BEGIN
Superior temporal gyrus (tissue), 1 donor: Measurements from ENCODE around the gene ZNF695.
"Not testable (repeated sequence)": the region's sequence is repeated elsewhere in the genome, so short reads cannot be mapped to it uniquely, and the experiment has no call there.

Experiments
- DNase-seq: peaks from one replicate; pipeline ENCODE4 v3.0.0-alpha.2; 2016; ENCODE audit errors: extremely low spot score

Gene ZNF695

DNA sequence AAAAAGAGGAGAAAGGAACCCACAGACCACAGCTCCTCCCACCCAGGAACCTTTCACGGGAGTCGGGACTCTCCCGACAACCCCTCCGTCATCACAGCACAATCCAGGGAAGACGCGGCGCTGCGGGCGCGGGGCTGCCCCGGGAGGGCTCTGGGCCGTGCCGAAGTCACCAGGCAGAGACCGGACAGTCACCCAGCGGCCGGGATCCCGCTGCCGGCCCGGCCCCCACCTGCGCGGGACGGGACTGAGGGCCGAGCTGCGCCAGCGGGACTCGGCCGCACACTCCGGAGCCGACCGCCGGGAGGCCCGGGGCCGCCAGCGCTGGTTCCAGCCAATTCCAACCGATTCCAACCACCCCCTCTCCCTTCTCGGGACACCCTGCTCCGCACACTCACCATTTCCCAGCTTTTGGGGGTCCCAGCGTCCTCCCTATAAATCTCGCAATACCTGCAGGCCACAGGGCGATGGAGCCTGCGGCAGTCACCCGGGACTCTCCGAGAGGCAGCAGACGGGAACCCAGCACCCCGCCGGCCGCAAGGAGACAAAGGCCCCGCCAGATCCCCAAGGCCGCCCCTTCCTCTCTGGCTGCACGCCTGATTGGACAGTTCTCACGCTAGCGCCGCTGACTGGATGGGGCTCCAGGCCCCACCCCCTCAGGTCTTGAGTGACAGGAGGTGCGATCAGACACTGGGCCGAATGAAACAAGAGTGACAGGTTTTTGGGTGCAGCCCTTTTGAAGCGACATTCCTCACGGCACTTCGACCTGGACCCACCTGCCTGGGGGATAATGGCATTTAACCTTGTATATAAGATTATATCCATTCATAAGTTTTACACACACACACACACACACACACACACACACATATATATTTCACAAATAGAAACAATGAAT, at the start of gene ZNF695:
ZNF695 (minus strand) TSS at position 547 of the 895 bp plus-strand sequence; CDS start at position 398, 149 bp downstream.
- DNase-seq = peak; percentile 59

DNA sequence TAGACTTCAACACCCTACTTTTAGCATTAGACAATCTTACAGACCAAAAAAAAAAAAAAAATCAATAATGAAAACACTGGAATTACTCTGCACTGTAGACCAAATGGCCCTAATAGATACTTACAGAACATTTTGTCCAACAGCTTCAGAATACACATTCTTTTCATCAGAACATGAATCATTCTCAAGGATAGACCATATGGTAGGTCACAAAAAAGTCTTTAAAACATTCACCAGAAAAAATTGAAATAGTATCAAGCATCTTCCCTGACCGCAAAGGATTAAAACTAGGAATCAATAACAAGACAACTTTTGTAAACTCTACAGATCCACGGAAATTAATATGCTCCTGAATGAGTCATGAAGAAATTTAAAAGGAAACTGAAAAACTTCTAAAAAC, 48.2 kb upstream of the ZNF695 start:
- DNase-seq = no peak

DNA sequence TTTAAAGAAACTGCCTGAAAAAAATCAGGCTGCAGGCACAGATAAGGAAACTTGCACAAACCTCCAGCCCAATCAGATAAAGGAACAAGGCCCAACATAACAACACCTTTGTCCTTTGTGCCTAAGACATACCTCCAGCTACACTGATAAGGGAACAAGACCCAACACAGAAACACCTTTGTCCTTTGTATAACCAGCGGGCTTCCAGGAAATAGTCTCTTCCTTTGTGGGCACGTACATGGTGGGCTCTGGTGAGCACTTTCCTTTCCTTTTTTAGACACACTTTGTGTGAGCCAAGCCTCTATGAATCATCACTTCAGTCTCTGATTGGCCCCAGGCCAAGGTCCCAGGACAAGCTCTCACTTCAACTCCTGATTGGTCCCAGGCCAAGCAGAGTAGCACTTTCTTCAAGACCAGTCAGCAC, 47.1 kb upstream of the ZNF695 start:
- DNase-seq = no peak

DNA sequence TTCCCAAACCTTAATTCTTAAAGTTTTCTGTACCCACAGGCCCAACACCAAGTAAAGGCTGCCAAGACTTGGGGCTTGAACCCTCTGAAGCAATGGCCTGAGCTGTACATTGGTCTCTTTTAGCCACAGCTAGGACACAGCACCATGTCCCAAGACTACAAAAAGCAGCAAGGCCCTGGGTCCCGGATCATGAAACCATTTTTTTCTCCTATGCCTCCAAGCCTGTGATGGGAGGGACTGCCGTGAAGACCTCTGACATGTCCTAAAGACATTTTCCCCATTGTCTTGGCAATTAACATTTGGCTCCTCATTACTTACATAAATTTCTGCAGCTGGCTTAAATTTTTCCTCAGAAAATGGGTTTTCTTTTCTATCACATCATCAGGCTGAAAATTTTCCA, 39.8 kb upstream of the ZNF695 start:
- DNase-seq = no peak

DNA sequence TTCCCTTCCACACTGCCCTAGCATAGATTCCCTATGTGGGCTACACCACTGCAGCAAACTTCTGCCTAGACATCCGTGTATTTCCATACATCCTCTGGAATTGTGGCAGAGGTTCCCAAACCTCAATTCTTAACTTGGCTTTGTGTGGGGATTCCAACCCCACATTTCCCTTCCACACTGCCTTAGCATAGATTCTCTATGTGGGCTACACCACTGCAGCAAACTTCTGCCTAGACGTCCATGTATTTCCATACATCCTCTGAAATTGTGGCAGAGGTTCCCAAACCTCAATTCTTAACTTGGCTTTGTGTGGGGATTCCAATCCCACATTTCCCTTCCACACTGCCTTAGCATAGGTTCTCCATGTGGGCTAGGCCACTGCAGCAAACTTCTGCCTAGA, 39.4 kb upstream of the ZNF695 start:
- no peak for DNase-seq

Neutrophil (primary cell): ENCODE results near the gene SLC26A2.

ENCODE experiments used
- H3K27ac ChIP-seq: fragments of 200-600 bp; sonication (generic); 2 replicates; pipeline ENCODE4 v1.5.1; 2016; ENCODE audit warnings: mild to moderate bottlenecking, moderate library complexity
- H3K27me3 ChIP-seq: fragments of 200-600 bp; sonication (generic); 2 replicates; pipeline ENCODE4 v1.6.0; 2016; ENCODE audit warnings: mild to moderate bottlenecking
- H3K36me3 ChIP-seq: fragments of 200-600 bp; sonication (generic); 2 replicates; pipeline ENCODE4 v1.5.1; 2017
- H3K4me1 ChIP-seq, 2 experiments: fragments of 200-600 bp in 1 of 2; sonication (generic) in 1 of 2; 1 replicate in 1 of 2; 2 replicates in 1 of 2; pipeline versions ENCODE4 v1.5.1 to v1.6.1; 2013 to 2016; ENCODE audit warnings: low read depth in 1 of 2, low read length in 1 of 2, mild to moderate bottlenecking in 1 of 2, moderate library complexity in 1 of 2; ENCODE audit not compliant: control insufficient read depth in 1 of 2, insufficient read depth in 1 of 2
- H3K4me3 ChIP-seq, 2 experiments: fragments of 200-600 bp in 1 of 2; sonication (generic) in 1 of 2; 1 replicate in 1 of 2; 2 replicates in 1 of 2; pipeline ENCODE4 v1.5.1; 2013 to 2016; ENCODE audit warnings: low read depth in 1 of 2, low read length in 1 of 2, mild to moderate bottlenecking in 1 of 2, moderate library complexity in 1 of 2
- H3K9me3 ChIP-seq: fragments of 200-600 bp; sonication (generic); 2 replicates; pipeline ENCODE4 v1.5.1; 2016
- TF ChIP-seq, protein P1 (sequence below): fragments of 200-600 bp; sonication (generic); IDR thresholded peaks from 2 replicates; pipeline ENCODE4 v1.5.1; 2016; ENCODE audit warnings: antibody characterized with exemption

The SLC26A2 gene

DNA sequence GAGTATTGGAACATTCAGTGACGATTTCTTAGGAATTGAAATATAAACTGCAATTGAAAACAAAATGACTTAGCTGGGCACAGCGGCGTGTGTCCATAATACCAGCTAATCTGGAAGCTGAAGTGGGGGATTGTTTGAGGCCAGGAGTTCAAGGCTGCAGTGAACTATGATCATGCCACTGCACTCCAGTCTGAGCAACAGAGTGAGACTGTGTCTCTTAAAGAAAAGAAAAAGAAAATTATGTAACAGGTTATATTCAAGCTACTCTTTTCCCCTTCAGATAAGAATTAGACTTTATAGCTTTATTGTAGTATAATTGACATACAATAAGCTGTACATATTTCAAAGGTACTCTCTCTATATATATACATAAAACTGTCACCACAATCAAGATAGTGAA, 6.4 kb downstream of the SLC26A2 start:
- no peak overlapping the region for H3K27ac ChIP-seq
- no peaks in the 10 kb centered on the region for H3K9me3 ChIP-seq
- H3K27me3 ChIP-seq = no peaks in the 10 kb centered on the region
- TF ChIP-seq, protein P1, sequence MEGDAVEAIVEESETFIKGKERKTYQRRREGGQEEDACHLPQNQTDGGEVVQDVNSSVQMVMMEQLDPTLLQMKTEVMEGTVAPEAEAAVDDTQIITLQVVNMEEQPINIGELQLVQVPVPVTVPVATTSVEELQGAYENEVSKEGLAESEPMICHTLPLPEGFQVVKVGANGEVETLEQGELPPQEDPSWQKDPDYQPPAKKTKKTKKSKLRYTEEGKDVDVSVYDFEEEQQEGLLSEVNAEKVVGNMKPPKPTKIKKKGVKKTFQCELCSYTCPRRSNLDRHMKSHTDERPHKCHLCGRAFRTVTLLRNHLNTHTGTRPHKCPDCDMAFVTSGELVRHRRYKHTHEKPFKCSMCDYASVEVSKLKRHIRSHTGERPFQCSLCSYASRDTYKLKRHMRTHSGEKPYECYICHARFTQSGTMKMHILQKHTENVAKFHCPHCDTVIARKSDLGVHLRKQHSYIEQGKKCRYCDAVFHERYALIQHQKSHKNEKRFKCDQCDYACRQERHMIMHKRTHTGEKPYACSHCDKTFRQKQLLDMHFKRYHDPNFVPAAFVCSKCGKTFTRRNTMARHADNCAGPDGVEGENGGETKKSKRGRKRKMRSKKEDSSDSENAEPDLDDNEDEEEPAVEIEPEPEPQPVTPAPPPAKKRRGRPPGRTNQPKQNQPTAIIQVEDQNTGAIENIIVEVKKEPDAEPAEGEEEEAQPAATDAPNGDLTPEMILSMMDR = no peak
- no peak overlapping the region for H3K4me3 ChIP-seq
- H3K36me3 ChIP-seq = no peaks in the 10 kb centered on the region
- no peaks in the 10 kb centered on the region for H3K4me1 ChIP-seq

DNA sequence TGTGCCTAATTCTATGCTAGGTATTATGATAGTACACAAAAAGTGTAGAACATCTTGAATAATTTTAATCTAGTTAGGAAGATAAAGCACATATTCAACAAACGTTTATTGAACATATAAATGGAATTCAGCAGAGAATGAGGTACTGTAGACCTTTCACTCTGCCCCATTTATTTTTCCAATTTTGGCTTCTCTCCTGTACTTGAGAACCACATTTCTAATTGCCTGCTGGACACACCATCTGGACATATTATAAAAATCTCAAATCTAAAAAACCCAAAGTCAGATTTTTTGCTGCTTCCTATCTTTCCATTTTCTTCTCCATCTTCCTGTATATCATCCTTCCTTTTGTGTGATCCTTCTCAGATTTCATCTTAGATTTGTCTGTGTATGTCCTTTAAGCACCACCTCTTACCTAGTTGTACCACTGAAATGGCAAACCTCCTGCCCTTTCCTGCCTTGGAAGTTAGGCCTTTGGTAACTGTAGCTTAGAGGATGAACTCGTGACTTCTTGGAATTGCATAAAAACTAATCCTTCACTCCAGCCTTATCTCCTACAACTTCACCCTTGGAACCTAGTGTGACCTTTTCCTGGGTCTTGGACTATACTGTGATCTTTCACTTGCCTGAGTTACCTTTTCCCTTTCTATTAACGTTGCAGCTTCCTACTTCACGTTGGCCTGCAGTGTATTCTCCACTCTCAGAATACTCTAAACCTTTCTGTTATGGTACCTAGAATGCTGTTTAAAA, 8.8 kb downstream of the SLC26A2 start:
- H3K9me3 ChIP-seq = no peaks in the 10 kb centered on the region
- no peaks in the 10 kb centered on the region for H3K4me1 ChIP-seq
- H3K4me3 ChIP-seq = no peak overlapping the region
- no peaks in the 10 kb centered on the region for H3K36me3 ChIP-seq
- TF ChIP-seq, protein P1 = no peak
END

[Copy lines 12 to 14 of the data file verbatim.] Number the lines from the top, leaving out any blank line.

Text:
- DNase-seq = no peak

DNA sequence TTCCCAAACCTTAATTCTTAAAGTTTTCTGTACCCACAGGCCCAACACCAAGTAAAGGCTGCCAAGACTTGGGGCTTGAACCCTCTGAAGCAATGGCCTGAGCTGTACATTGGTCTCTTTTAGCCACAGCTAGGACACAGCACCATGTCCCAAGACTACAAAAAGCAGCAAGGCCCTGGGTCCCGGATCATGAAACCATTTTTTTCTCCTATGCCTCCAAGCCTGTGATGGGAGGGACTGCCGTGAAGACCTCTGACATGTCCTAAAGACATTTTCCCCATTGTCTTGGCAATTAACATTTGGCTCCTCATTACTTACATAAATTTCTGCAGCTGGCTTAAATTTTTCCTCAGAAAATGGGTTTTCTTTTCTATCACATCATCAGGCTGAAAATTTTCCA, 39.8 kb upstream of the ZNF695 start:
- DNase-seq = no peak